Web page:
Thursday, July 11, 2013

Financial ratios and the New Church of Finance

From the Treasure Islands blog, a post that is interesting enough to include even though the tax justice implications are perhaps more indirect than direct. TJN has often encountered quasi-religious beliefs among its opponents regarding taxes or tax havens - but has also found that beliefs even held this strongly can often be overturned by evidence and argument.

Clayton Christensen of Harvard Business School, one of the world's foremost authorities on genuine business innovation (but no relation of TJN's director John Christensen), had a tremendously important article in the Deseret News recently, entitled The New Church of Finance: Deeply held belief systems and complex codes must be changed. (I am posting this now because I have just had an email conversation with someone who seems to hold very similar views.) Christensen:
"Why is financial capital flowing disproportionately to innovations that do not produce jobs? I think the roots lie in a powerful new belief system.

About 40 years ago some people established what I describe as a new church. I call it the New Church of Finance.

The members of this church are finance professors at business schools, a lot of economists and the partners in hedge funds and private equity funds. I call it a church because it has many of the characteristics of a well-catechized belief system. For those committed true believers within this "church" it is inconceivable that the catechism isn't true. People on the outside looking through the window, however, might be justifiably skeptical."
This seems absolutely right. Increasingly, I think, there are 'enlightened' sections of the economics and business professions who would agree wholeheartedly. Christensen continues:
"In early Christian history, Christianity merged and consolidated with other belief systems in the Mediterranean. Emperor Constantine urged the leaders of the Christian church to get together and hammer out the orthodox beliefs. Similarly, the leaders of the New Church of Finance have formalized their orthodox beliefs regarding profit.
And it turns out that their definitions of profitability are mostly denominated in ratios. You have such concepts as Return on Net Assets (RONA), Economic Value Added (EVA), Internal Rate of Return (IRR), Earnings Per Share (EPS) and Gross Margin Percentage. They are all ratios."
My latest New Statesman piece on private equity and hedge funds, asking why (on earth) people still invest in these things despite their inferior overall performance, illustrates this exactly. IRR is a typically preferred metric, and my article demonstrates how it not only becomes a metric that people bow down before - but can also be a tool of outrageous bamboozlement.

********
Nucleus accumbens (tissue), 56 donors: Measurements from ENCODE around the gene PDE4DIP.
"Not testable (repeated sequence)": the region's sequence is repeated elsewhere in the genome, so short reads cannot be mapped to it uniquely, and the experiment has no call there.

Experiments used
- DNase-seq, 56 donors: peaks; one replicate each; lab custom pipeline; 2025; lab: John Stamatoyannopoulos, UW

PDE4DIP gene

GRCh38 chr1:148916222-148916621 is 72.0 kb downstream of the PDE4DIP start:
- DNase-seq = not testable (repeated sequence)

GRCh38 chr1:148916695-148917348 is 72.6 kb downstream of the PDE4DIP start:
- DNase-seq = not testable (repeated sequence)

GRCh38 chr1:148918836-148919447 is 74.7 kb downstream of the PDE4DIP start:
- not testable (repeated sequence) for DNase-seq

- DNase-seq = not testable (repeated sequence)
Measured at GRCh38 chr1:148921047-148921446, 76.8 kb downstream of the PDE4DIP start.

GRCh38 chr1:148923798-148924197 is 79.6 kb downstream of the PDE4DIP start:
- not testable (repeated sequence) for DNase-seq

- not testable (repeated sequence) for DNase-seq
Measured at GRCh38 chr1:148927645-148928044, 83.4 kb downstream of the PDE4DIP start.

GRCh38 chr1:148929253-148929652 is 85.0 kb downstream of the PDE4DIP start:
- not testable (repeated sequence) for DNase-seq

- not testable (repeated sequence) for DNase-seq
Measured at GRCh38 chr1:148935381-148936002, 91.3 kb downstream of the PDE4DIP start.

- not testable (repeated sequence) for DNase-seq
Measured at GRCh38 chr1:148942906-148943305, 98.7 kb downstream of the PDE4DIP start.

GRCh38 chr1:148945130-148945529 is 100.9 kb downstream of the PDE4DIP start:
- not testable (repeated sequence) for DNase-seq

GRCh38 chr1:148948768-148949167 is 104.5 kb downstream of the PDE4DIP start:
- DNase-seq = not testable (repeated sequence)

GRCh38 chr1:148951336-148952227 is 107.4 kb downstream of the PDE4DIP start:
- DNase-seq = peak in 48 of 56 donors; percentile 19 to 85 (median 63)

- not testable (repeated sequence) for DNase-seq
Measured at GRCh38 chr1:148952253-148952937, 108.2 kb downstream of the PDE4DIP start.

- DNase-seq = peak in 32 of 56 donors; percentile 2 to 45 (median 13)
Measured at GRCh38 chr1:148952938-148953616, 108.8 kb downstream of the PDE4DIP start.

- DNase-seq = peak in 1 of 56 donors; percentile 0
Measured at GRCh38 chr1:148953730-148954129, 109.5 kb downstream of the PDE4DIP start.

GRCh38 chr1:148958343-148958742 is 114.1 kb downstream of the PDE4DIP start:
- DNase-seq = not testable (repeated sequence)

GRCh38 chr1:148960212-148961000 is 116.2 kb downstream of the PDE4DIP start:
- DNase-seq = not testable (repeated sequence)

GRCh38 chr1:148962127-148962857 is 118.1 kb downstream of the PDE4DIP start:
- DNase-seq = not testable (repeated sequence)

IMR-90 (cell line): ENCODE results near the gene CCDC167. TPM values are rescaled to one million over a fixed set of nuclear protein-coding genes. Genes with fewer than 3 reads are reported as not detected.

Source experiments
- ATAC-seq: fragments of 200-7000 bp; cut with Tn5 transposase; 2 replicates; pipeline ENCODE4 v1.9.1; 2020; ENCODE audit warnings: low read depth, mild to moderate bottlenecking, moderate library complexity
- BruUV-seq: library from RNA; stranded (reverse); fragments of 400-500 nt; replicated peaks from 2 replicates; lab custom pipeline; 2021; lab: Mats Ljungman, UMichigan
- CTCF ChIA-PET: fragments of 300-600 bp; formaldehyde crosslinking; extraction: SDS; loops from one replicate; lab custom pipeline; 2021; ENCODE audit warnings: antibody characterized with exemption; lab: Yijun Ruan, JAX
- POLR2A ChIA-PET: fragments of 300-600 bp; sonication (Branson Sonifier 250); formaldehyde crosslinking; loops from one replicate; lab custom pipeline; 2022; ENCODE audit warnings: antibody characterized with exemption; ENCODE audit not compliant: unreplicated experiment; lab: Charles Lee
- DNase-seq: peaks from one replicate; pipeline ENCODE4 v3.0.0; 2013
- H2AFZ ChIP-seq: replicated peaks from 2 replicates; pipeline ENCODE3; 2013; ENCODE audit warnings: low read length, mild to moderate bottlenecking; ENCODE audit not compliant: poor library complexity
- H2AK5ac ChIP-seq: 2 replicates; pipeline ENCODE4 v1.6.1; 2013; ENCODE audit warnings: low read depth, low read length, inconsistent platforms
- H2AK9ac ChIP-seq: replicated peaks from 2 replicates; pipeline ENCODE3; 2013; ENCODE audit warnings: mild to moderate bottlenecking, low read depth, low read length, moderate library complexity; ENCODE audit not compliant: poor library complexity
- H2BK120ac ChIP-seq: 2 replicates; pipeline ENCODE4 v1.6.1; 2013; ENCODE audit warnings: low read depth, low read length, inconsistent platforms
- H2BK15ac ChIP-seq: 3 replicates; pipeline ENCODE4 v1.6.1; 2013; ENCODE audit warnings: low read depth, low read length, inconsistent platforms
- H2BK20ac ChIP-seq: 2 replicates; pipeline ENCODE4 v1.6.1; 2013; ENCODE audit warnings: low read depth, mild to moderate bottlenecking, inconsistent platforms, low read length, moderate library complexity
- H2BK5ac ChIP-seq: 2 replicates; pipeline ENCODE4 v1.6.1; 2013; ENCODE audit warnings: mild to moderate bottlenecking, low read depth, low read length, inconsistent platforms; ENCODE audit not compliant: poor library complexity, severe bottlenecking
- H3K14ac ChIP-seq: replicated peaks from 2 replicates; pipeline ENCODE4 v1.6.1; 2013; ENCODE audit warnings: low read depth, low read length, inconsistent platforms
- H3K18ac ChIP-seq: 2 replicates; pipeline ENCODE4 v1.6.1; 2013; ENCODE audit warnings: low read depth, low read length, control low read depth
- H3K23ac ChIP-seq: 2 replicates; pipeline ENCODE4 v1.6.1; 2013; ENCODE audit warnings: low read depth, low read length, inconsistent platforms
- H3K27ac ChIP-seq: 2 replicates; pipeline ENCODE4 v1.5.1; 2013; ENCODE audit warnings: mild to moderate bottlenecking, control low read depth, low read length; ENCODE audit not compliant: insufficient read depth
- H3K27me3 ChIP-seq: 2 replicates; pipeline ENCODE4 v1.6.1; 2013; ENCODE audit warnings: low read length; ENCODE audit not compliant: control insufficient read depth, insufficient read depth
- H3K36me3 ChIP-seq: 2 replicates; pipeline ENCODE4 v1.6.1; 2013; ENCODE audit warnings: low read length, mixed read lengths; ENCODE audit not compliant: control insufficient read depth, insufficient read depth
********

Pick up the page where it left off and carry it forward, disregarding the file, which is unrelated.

Christensen points to the essence of the problem. You can improve your profitability ratio (such as RONA, which measures income divided by assets) by generating more revenue, and then putting that in the numerator at the top of the mathematical fraction. That may well be a very good thing, though it's also often hard to do. He continues:
"But the other way to improve this ratio is to reduce the denominator by a company getting rid of assets. Reducing assets is much easier than increasing revenue. So if a CEO is rewarded for a good RONA ratio, the incentive is to outsource aggressively.
(Elsewhere, he says that Wall Street analysts have "outsourced their brains without realizing it.") Back to Deseret News, following straight on from the points about RONA:
"When there are no assets on a balance sheet, then this rate of return is infinite, and according to this definition, it might seems like such a company is doing better and better."
Back to IRR, and in Forbes magazine Christensen continues:
"There is a pernicious methodology for calculating the internal rate of return on an investment. It causes you to focus on smaller and smaller wins. Because if you ever use your money for something that doesn’t pay off for years, the IRR is so crummy that people who focus on IRR focus their capital on shorter and shorter term wins."
Read the rest of his article to see the full argument.
These are such important articles that I hope they get circulated more widely. (I did mention his thinking in my co-authored Finance Curse document, and I interviewed him for my Vanity Fair story last year on Mitt Romney.)
Please do pass Christensen's article on the New Church of Finance in particular, to others, if you agree with it. The "Church of Finance" is a most powerful way of expressing something that explain how the global economy has gone wrong in recent decades.
It's high time for some new catechisms. Or, better still, none at all.


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